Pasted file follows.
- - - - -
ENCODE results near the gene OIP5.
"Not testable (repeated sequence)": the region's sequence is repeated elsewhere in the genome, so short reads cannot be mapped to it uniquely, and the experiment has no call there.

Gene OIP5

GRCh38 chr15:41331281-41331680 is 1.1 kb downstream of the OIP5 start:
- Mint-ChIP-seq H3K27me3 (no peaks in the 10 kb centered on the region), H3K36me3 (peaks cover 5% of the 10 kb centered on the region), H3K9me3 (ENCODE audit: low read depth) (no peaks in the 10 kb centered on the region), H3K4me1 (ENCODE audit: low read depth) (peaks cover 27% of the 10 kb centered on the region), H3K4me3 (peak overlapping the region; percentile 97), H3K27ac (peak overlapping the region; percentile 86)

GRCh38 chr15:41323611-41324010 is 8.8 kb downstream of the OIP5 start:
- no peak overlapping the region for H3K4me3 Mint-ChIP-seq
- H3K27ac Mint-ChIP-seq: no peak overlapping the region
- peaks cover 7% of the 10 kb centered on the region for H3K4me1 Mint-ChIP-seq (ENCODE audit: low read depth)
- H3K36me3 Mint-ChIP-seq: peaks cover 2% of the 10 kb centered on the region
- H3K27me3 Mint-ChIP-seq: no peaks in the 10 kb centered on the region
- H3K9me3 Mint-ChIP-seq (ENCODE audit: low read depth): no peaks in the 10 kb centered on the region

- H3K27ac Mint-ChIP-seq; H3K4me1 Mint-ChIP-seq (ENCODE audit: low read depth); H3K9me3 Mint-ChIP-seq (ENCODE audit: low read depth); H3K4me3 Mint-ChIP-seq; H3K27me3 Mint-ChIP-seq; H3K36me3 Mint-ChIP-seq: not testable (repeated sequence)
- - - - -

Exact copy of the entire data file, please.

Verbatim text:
ENCODE results near the gene OIP5.
"Not testable (repeated sequence)": the region's sequence is repeated elsewhere in the genome, so short reads cannot be mapped to it uniquely, and the experiment has no call there.

Gene OIP5

GRCh38 chr15:41331281-41331680 is 1.1 kb downstream of the OIP5 start:
- Mint-ChIP-seq H3K27me3 (no peaks in the 10 kb centered on the region), H3K36me3 (peaks cover 5% of the 10 kb centered on the region), H3K9me3 (ENCODE audit: low read depth) (no peaks in the 10 kb centered on the region), H3K4me1 (ENCODE audit: low read depth) (peaks cover 27% of the 10 kb centered on the region), H3K4me3 (peak overlapping the region; percentile 97), H3K27ac (peak overlapping the region; percentile 86)

GRCh38 chr15:41323611-41324010 is 8.8 kb downstream of the OIP5 start:
- no peak overlapping the region for H3K4me3 Mint-ChIP-seq
- H3K27ac Mint-ChIP-seq: no peak overlapping the region
- peaks cover 7% of the 10 kb centered on the region for H3K4me1 Mint-ChIP-seq (ENCODE audit: low read depth)
- H3K36me3 Mint-ChIP-seq: peaks cover 2% of the 10 kb centered on the region
- H3K27me3 Mint-ChIP-seq: no peaks in the 10 kb centered on the region
- H3K9me3 Mint-ChIP-seq (ENCODE audit: low read depth): no peaks in the 10 kb centered on the region

- H3K27ac Mint-ChIP-seq; H3K4me1 Mint-ChIP-seq (ENCODE audit: low read depth); H3K9me3 Mint-ChIP-seq (ENCODE audit: low read depth); H3K4me3 Mint-ChIP-seq; H3K27me3 Mint-ChIP-seq; H3K36me3 Mint-ChIP-seq: not testable (repeated sequence)